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Overview

  • Chile is at a historic moment, facing central questions of governance, the social contract and its economic model. Despite tremendous economic progress and poverty reduction over the last few decades, the existing policy framework has been insufficient to continue fostering productivity growth and economic diversification, improve labor market outcomes, and further address deep-rooted inequality.

    The 2019-20 protests exposed the vulnerability of the socio-economic system, with protesters demanding a change in the country’s political and social direction. The stagnation of growth and productivity in the last decade has raised questions over the sustainability of the country’s growth trajectory and the type of reforms needed. 

    In this context, the COVID-19 pandemic has plunged the economy into the worst recession in decades. GDP contracted 6.0 percent in 2020, although a loosening of lockdown measures allowed a partial recovery towards the end of the year. Over one million jobs were lost, affecting mostly women and workers in commerce, agriculture, and hospitality, further undermining the fragile middle class. In conjunction with the economic contraction, the fiscal deficit increased to 7.5 percent of GDP in 2020, the largest in over three decades.

    Although the authorities tapped into fiscal buffers, public debt rose from 28 percent in 2019 to 33 percent in 2020. Poverty is expected to have increased from 8.1 to 12.2 percent, with about 780 thousand people expected to have fallen into poverty.  The effects of mobility restrictions and uncertainty were only partially offset by one of the largest policy responses in the region. This response included cash transfers, a job retention scheme, tax deferrals and reductions, liquidity provisions and guarantees, and early withdrawals from pension funds.

    Growth is expected to rebound to 5.5 percent in 2021, on the back of a continued government stimulus and a rapid vaccination rollout. Chile is the fourth country in the world and the first in the region in terms of per capita vaccination rates. As of March 26, 2021, Chile has vaccinated more than 30% of its adults with a goal of vaccinating 80% of its 19 million people by June 30, 2021.  Another factor that will boost the economy is accumulated liquidity due to monetary stimuli and pension fund withdrawals. Although uncertainty will curb private investment recovery, domestic demand will be spurred by accommodative policies. Exports should benefit from higher copper prices and a strong recovery in advanced economies and China. Despite all this, Chile will likely not reach pre-pandemic GDP levels until 2022 (Figure 1).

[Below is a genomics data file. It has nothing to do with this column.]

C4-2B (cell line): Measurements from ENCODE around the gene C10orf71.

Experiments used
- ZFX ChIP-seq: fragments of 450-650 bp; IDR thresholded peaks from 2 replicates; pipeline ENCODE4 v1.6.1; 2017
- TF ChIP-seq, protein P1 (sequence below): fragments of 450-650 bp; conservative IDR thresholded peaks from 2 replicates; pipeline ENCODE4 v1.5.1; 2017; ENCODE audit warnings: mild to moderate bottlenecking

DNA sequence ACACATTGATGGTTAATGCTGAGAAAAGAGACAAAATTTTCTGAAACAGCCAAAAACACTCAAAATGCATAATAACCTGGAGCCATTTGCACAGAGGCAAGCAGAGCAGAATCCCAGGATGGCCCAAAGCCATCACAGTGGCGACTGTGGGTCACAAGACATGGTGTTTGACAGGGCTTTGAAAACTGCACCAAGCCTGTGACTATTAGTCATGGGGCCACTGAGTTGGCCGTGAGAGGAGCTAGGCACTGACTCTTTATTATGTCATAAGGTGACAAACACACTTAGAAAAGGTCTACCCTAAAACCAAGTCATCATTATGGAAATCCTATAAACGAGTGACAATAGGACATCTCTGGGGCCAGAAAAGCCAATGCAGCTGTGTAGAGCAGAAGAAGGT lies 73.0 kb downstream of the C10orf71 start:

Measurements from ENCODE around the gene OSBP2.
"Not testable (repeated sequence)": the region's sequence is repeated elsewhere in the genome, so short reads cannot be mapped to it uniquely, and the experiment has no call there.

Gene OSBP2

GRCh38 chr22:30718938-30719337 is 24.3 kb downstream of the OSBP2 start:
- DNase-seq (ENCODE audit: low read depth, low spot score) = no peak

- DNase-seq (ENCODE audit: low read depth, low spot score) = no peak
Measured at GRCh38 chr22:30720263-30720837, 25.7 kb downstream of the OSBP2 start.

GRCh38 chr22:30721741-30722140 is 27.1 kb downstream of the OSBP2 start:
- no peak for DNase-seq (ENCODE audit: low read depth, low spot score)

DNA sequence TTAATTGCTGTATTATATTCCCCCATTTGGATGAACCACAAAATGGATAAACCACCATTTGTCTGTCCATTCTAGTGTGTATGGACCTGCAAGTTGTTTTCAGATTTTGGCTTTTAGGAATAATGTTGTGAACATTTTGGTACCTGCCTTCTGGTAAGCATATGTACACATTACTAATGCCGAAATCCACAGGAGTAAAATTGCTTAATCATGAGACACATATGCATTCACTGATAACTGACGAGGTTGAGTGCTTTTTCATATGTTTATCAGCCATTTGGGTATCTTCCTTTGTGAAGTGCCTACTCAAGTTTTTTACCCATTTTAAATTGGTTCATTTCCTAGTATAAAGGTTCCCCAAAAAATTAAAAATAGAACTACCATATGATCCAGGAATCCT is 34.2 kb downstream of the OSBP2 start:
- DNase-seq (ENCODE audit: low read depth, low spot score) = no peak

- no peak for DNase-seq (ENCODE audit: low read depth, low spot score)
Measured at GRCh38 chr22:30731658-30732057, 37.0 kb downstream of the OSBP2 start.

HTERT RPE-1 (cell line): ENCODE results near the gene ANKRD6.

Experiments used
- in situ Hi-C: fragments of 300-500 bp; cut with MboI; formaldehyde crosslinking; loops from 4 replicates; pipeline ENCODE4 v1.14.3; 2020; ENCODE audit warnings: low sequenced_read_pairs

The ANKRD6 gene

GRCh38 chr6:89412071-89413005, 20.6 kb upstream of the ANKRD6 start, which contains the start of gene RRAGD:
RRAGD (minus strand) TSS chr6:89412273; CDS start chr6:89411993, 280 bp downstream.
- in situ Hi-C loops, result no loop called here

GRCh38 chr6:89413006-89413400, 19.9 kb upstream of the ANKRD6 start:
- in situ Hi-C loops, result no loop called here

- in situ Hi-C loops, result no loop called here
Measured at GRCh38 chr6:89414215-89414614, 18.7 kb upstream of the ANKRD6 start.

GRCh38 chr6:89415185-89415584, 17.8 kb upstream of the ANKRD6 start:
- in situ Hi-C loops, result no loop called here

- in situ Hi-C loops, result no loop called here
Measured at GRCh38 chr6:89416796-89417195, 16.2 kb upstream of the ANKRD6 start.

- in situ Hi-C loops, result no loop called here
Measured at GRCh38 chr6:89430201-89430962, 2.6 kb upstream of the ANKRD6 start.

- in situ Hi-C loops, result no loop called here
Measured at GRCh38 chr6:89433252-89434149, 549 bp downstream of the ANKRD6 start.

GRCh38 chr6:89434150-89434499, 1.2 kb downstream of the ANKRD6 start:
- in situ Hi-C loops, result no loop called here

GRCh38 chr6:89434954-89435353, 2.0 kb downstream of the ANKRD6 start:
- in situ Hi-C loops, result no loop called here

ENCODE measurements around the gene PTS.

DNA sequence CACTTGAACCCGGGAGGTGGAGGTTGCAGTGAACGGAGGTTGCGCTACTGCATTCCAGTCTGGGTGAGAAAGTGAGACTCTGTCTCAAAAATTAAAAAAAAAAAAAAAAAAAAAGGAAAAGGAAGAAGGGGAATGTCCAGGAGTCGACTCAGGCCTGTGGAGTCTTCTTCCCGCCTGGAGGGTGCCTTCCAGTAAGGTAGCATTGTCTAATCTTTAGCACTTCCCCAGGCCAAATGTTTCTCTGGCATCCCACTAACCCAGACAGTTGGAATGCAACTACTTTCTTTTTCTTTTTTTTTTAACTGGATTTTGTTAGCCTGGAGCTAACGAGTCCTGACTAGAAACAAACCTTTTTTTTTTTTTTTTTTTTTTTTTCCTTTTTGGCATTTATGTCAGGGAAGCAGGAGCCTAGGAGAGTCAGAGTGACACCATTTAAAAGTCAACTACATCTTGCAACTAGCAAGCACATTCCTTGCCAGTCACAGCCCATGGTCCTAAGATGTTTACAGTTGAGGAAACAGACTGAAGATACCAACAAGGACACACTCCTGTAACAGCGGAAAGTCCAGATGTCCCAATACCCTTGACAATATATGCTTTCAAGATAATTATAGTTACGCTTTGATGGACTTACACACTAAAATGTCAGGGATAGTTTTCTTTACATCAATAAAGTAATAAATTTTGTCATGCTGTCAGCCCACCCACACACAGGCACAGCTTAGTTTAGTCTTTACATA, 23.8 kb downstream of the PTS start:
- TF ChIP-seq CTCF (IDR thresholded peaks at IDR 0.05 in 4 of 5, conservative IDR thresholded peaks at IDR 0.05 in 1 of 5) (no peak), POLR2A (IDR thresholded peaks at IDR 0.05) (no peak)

Figure 1: Real GDP prospects before and after the pandemic

    Last Updated: Apr 08, 2021

  • World Bank Group support in Chile includes activities of the World Bank and the International Finance Corporation (IFC).

    Through multisector coordination, the World Bank seeks to provide solutions to the country’s challenges to promote equality of opportunity in three main areas: social protection of the most vulnerable; decentralization and regional development; and climate change adaptation for sustainable development.

    The World Bank Group has been accompanying Chile's development process since 1948, with the delivery of the first loans to a non-European country. With the opening of its first office in Santiago in December 2017, the Bank Group has strengthened its partnership with Chile. Today the Bank works in close collaboration with 15 ministries, 3 regional governments and more than 200 municipalities to provide technical assistance and support public policy design in priority areas.